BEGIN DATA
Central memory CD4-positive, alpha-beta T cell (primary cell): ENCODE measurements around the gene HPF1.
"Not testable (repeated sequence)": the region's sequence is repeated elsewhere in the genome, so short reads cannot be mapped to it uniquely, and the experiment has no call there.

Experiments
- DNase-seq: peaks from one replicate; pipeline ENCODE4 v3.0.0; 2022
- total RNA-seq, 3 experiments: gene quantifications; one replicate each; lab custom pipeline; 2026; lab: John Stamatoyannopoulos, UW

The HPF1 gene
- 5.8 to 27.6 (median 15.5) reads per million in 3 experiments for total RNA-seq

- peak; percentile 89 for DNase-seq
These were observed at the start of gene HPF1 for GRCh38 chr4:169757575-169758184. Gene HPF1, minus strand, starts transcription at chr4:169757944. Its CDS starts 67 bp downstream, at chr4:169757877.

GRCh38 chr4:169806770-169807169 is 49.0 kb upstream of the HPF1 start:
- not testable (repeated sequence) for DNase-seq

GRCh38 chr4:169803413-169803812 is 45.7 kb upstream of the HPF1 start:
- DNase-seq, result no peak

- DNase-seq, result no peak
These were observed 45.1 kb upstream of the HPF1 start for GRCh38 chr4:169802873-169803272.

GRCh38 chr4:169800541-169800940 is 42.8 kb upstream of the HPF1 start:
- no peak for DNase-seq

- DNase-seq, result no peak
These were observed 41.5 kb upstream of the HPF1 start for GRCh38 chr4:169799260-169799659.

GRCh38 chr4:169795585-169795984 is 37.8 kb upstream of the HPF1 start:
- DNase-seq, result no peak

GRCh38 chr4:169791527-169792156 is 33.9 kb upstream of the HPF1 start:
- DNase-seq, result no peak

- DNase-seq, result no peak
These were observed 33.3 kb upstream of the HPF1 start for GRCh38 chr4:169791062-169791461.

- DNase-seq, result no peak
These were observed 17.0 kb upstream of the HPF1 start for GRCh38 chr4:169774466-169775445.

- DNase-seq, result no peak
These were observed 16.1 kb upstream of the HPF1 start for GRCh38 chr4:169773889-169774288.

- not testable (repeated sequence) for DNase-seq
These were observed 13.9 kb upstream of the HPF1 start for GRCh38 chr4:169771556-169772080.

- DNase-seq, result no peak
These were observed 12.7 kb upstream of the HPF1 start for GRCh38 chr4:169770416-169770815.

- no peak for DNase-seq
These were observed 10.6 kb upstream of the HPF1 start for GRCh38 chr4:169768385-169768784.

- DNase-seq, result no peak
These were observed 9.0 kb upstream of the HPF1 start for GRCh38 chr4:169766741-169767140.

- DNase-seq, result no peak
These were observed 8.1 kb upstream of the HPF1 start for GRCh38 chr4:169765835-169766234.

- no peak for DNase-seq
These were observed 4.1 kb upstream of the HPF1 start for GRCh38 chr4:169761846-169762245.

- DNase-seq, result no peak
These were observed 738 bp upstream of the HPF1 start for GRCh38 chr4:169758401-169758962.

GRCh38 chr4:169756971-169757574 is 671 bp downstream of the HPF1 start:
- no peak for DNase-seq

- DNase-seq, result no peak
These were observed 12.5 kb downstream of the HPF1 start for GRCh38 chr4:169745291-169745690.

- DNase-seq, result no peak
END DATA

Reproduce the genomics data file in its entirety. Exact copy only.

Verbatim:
Central memory CD4-positive, alpha-beta T cell (primary cell): ENCODE measurements around the gene HPF1.
"Not testable (repeated sequence)": the region's sequence is repeated elsewhere in the genome, so short reads cannot be mapped to it uniquely, and the experiment has no call there.

Experiments
- DNase-seq: peaks from one replicate; pipeline ENCODE4 v3.0.0; 2022
- total RNA-seq, 3 experiments: gene quantifications; one replicate each; lab custom pipeline; 2026; lab: John Stamatoyannopoulos, UW

The HPF1 gene
- 5.8 to 27.6 (median 15.5) reads per million in 3 experiments for total RNA-seq

- peak; percentile 89 for DNase-seq
These were observed at the start of gene HPF1 for GRCh38 chr4:169757575-169758184. Gene HPF1, minus strand, starts transcription at chr4:169757944. Its CDS starts 67 bp downstream, at chr4:169757877.

GRCh38 chr4:169806770-169807169 is 49.0 kb upstream of the HPF1 start:
- not testable (repeated sequence) for DNase-seq

GRCh38 chr4:169803413-169803812 is 45.7 kb upstream of the HPF1 start:
- DNase-seq, result no peak

- DNase-seq, result no peak
These were observed 45.1 kb upstream of the HPF1 start for GRCh38 chr4:169802873-169803272.

GRCh38 chr4:169800541-169800940 is 42.8 kb upstream of the HPF1 start:
- no peak for DNase-seq

- DNase-seq, result no peak
These were observed 41.5 kb upstream of the HPF1 start for GRCh38 chr4:169799260-169799659.

GRCh38 chr4:169795585-169795984 is 37.8 kb upstream of the HPF1 start:
- DNase-seq, result no peak

GRCh38 chr4:169791527-169792156 is 33.9 kb upstream of the HPF1 start:
- DNase-seq, result no peak

- DNase-seq, result no peak
These were observed 33.3 kb upstream of the HPF1 start for GRCh38 chr4:169791062-169791461.

- DNase-seq, result no peak
These were observed 17.0 kb upstream of the HPF1 start for GRCh38 chr4:169774466-169775445.

- DNase-seq, result no peak
These were observed 16.1 kb upstream of the HPF1 start for GRCh38 chr4:169773889-169774288.

- not testable (repeated sequence) for DNase-seq
These were observed 13.9 kb upstream of the HPF1 start for GRCh38 chr4:169771556-169772080.

- DNase-seq, result no peak
These were observed 12.7 kb upstream of the HPF1 start for GRCh38 chr4:169770416-169770815.

- no peak for DNase-seq
These were observed 10.6 kb upstream of the HPF1 start for GRCh38 chr4:169768385-169768784.

- DNase-seq, result no peak
These were observed 9.0 kb upstream of the HPF1 start for GRCh38 chr4:169766741-169767140.

- DNase-seq, result no peak
These were observed 8.1 kb upstream of the HPF1 start for GRCh38 chr4:169765835-169766234.

- no peak for DNase-seq
These were observed 4.1 kb upstream of the HPF1 start for GRCh38 chr4:169761846-169762245.

- DNase-seq, result no peak
These were observed 738 bp upstream of the HPF1 start for GRCh38 chr4:169758401-169758962.

GRCh38 chr4:169756971-169757574 is 671 bp downstream of the HPF1 start:
- no peak for DNase-seq

- DNase-seq, result no peak
These were observed 12.5 kb downstream of the HPF1 start for GRCh38 chr4:169745291-169745690.

- DNase-seq, result no peak